A fight ensues and the troubled protagonist leaves his home for good. Futureproof is the story of a troubled teen from a troubled family in a troubled world. There is no hope here, no place that offers refuge and no oasis offering sanctuary. There is only desolation, emptiness, and despair which the desperate characters attempt to fill with endless sex in meaningless encounters that devalue the participants and drugs that wash away the tinge of guilt of it all.
One can’t help but feel sorry for Luke. Reader sympathy is evoked, in part, by the way that the author controls the first person point of view. There is a danger when using the first person: the narrator can come across as self-pitying. But here the narrator does not indulge in excessive pity for himself but tells it like it is. And what he tells us is a story of a person trying to fit, to find a place, a role and a purpose in life. But this is not easy when all that one’s life offers is not what one wants.
I’ll never get used to this shit. I’ll never be satisfied doing this work. I can still nail faster than Hank, I can pull up a wall almost as efficiently. But I can’t imagine being thirty, forty years old, and still on my knees, sweating, back aching, one forearm bigger than the other because the right arm is constantly swinging a mallet, right calf muscle gigantic because that leg is used to kick the boards into place just right so that we can fly through another upper-middle class home before heading directly to the next one. I’m making only slightly more money doing this shit than I was pulling in at Andersonville, and every time I think about that it burns me to the core and I want to grab my mallet and hurl it through every fucking window in every fucking house in this artificially contrived “community.”
Luke is a member of an entire subculture of lost souls. His meanderings through life end, temporarily, when he manages to get a job as a floor installer. There he meets a man, Hank, who used to work in the mines. In a scene where Luke attempts to engage Hank in a bit of class consciousness raising conversation, Hank is revealed as a completely downtrodden man, a member of the working class who is incapable of thinking about anything except his own immediate situation and survival. Unlike the sex and drug addicted contemporaries of Luke who are trying to dull out their pain, Hank seems to have disintegrated as a human being, becoming instead a kind of robot whose life is defined by his role as a bottom rung worker. This is what Luke does not want to become but it is the only option that life seems to have for him and his friends. Surely, there is more, somewhere. College and the hopes and aspirations that go with it are not an option here, all that is left is some soul-deadening job, usually manual labor, which offers nothing beyond a meager paycheck. He is not alone in his desire to escape the ravages of the pointlessness of existence. Many members of the X Generation want to rebel against the deadening of the soul, but end up getting medicated.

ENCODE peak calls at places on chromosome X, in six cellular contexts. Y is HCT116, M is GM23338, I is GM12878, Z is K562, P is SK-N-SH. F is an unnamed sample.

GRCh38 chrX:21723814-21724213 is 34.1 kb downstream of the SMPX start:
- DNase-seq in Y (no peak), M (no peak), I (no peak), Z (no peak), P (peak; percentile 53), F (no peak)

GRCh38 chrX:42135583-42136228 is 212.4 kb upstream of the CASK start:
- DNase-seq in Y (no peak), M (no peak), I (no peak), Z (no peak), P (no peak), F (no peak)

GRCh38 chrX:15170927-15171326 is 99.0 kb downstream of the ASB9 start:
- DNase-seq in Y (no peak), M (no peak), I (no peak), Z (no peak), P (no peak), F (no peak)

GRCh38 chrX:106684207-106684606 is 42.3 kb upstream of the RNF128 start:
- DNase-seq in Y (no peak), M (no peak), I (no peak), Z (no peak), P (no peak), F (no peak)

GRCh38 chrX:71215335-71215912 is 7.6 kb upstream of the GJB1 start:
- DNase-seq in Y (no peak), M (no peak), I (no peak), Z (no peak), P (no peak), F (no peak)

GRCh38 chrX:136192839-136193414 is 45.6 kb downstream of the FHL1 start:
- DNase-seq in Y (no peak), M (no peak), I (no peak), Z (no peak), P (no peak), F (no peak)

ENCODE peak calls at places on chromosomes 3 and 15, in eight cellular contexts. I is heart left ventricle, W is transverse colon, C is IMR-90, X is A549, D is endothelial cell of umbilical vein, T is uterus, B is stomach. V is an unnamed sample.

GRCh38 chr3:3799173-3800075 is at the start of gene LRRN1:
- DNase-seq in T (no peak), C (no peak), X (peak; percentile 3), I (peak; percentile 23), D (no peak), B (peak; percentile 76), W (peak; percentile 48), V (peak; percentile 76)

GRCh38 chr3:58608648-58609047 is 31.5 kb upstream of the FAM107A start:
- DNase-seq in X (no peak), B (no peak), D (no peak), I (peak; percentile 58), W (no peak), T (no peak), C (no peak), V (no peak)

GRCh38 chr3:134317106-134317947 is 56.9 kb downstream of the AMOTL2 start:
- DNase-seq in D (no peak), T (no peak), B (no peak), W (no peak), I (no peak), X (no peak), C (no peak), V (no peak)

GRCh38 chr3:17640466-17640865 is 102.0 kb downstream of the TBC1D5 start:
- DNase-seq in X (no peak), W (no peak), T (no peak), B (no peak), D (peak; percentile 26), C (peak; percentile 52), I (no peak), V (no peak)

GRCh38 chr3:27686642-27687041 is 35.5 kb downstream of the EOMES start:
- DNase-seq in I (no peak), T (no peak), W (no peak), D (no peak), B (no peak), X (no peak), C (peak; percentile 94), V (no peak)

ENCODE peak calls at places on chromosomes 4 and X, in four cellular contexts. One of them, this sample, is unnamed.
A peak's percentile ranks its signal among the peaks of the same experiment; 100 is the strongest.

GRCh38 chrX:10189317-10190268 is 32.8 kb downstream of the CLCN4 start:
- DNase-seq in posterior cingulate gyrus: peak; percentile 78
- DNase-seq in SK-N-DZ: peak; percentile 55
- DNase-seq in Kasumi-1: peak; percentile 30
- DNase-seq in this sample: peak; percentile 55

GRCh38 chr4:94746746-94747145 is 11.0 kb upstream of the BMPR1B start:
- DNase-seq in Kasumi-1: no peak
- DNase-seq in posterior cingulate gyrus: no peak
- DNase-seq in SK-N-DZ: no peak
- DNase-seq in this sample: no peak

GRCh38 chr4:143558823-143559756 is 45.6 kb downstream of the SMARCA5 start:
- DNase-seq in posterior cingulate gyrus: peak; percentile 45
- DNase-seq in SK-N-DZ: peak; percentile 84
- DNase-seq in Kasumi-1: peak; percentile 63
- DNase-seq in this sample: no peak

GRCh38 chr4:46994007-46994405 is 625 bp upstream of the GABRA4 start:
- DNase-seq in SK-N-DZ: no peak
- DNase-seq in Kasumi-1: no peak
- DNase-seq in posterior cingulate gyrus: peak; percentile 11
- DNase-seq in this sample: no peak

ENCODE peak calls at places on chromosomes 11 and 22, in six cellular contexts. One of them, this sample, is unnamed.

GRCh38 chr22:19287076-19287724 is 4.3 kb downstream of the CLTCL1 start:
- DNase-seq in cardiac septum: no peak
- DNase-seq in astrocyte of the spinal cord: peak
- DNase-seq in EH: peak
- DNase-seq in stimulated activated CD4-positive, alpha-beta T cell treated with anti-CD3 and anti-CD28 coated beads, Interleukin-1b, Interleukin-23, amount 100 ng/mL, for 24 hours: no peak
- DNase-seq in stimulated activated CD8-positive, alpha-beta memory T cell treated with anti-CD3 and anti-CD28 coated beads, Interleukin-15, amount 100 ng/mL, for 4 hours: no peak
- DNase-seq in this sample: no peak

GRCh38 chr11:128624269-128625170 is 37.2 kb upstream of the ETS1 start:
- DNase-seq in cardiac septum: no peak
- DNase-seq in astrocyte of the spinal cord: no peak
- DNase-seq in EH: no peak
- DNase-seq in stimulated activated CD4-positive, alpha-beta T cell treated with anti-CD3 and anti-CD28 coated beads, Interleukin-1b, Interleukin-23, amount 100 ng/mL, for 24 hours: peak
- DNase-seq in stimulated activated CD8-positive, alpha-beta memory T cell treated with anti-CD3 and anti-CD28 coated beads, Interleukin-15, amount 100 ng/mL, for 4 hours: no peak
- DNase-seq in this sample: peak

Those of us that do make it back from the storied institutions tell tales of our parents ruining our lives by sending us to “Peach Ridge” and “Windswept Meadows.” They could be the names of apartment complexes if you didn’t know better. But we know all about them. These places are revolving doors. They drain our parents’ health insurance and then turn us loose more fucked up than we were before. I am an anomaly among most of the kids I meet, though, who count days spent in treatment like tours of duty. Institutionalization is our Viet Nam. And in some way I’m ashamed of never having been shipped anywhere, a draft dodger shirking his duty, squatting in Canadian parks and bus stations until the shit blows over.
The book deals with the tension between idealism and the brutal realities of existence; between faith and the need to believe and the presence of death and decay. Out of this tension comes Luke’s struggle with himself and others like him. In earlier times, this tension would have given rise, perhaps, to some movement, as it did in the 60s. Unfortunately this struggle is no longer seen as legitimate by the society. In the 90s, Salinger’s protagonist would have been forced to take Prozac. Luke’s friends are committed by their parents. The search for meaning of existence has been declared, by the unholy union of big pharma and psychiatry, to be a sign of mental illness. The Woodstock generation has been aborted by Prozac.
Futureproof is a powerful story about the struggle for meaning and hope in a dead world, tracing expertly the course of progress of a man traversing the desolation of poverty and the impact of the journey on himself. Not to be missed.